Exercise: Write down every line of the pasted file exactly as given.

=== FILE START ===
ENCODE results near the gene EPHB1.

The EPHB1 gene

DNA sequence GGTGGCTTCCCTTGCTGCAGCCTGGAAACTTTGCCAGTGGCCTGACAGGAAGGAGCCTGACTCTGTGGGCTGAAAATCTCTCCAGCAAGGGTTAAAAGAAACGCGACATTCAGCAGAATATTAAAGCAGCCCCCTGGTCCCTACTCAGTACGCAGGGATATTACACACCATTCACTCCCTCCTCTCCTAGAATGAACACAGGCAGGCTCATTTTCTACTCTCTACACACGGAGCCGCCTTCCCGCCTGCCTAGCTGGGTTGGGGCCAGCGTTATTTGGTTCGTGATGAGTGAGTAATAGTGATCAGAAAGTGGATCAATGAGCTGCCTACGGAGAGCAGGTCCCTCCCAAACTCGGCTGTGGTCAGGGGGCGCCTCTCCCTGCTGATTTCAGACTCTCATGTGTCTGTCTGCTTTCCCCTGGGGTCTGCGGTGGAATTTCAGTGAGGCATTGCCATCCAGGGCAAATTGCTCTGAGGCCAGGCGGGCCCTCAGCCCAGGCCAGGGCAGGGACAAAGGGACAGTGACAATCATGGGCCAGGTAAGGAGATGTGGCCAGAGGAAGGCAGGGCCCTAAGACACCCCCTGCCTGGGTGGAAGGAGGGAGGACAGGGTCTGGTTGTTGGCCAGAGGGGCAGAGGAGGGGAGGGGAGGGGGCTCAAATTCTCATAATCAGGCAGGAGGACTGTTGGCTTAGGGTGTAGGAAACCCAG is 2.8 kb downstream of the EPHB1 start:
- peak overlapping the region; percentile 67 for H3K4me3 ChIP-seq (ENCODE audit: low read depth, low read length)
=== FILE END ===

ENCODE results near the gene EPHB1.

The EPHB1 gene

DNA sequence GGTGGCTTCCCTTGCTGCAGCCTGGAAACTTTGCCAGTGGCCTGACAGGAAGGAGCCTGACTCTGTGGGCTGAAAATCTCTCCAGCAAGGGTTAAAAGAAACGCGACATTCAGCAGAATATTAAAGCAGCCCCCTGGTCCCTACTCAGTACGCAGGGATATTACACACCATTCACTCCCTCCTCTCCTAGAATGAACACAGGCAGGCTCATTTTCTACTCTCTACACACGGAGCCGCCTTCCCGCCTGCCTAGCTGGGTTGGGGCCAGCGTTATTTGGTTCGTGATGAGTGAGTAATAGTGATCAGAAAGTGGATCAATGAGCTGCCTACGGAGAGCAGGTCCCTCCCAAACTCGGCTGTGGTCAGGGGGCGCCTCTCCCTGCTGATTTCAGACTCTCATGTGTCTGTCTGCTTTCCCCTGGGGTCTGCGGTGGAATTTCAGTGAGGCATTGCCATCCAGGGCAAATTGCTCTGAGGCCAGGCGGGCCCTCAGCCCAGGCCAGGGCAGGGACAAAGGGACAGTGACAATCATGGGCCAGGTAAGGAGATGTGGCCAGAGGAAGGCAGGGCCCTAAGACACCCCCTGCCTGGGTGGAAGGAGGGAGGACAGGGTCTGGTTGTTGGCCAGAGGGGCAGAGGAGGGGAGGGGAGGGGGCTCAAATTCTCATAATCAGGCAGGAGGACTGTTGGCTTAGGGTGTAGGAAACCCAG is 2.8 kb downstream of the EPHB1 start:
- peak overlapping the region; percentile 67 for H3K4me3 ChIP-seq (ENCODE audit: low read depth, low read length)